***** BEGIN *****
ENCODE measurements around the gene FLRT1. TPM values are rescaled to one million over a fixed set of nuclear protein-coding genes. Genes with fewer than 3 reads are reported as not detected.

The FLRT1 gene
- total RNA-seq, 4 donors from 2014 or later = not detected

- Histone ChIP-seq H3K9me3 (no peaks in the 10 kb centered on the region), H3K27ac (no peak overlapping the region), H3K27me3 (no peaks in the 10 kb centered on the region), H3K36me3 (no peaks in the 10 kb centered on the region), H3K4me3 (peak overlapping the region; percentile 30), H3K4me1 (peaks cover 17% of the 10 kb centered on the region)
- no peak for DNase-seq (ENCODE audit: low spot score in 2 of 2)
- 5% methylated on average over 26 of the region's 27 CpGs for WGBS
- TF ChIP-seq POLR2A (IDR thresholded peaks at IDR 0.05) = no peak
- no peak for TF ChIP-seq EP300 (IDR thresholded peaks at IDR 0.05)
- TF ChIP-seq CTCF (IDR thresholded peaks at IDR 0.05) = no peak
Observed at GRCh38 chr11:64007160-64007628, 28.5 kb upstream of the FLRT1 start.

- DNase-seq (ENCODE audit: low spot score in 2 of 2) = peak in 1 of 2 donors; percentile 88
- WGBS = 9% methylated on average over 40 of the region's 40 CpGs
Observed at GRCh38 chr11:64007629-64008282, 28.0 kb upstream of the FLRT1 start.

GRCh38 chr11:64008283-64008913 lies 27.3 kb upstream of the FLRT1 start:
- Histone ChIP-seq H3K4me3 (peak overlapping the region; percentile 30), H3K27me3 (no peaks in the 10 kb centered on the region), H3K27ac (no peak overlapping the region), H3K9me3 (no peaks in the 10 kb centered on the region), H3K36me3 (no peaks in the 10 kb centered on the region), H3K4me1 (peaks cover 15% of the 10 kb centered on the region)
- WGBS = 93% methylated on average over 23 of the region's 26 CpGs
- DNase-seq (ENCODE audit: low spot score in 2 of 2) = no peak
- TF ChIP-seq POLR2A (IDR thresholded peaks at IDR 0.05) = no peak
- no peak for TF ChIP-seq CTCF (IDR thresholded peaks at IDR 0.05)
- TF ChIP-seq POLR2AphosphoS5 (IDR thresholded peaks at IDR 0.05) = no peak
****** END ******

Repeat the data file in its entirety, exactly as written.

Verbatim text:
ENCODE measurements around the gene FLRT1. TPM values are rescaled to one million over a fixed set of nuclear protein-coding genes. Genes with fewer than 3 reads are reported as not detected.

The FLRT1 gene
- total RNA-seq, 4 donors from 2014 or later = not detected

- Histone ChIP-seq H3K9me3 (no peaks in the 10 kb centered on the region), H3K27ac (no peak overlapping the region), H3K27me3 (no peaks in the 10 kb centered on the region), H3K36me3 (no peaks in the 10 kb centered on the region), H3K4me3 (peak overlapping the region; percentile 30), H3K4me1 (peaks cover 17% of the 10 kb centered on the region)
- no peak for DNase-seq (ENCODE audit: low spot score in 2 of 2)
- 5% methylated on average over 26 of the region's 27 CpGs for WGBS
- TF ChIP-seq POLR2A (IDR thresholded peaks at IDR 0.05) = no peak
- no peak for TF ChIP-seq EP300 (IDR thresholded peaks at IDR 0.05)
- TF ChIP-seq CTCF (IDR thresholded peaks at IDR 0.05) = no peak
Observed at GRCh38 chr11:64007160-64007628, 28.5 kb upstream of the FLRT1 start.

- DNase-seq (ENCODE audit: low spot score in 2 of 2) = peak in 1 of 2 donors; percentile 88
- WGBS = 9% methylated on average over 40 of the region's 40 CpGs
Observed at GRCh38 chr11:64007629-64008282, 28.0 kb upstream of the FLRT1 start.

GRCh38 chr11:64008283-64008913 lies 27.3 kb upstream of the FLRT1 start:
- Histone ChIP-seq H3K4me3 (peak overlapping the region; percentile 30), H3K27me3 (no peaks in the 10 kb centered on the region), H3K27ac (no peak overlapping the region), H3K9me3 (no peaks in the 10 kb centered on the region), H3K36me3 (no peaks in the 10 kb centered on the region), H3K4me1 (peaks cover 15% of the 10 kb centered on the region)
- WGBS = 93% methylated on average over 23 of the region's 26 CpGs
- DNase-seq (ENCODE audit: low spot score in 2 of 2) = no peak
- TF ChIP-seq POLR2A (IDR thresholded peaks at IDR 0.05) = no peak
- no peak for TF ChIP-seq CTCF (IDR thresholded peaks at IDR 0.05)
- TF ChIP-seq POLR2AphosphoS5 (IDR thresholded peaks at IDR 0.05) = no peak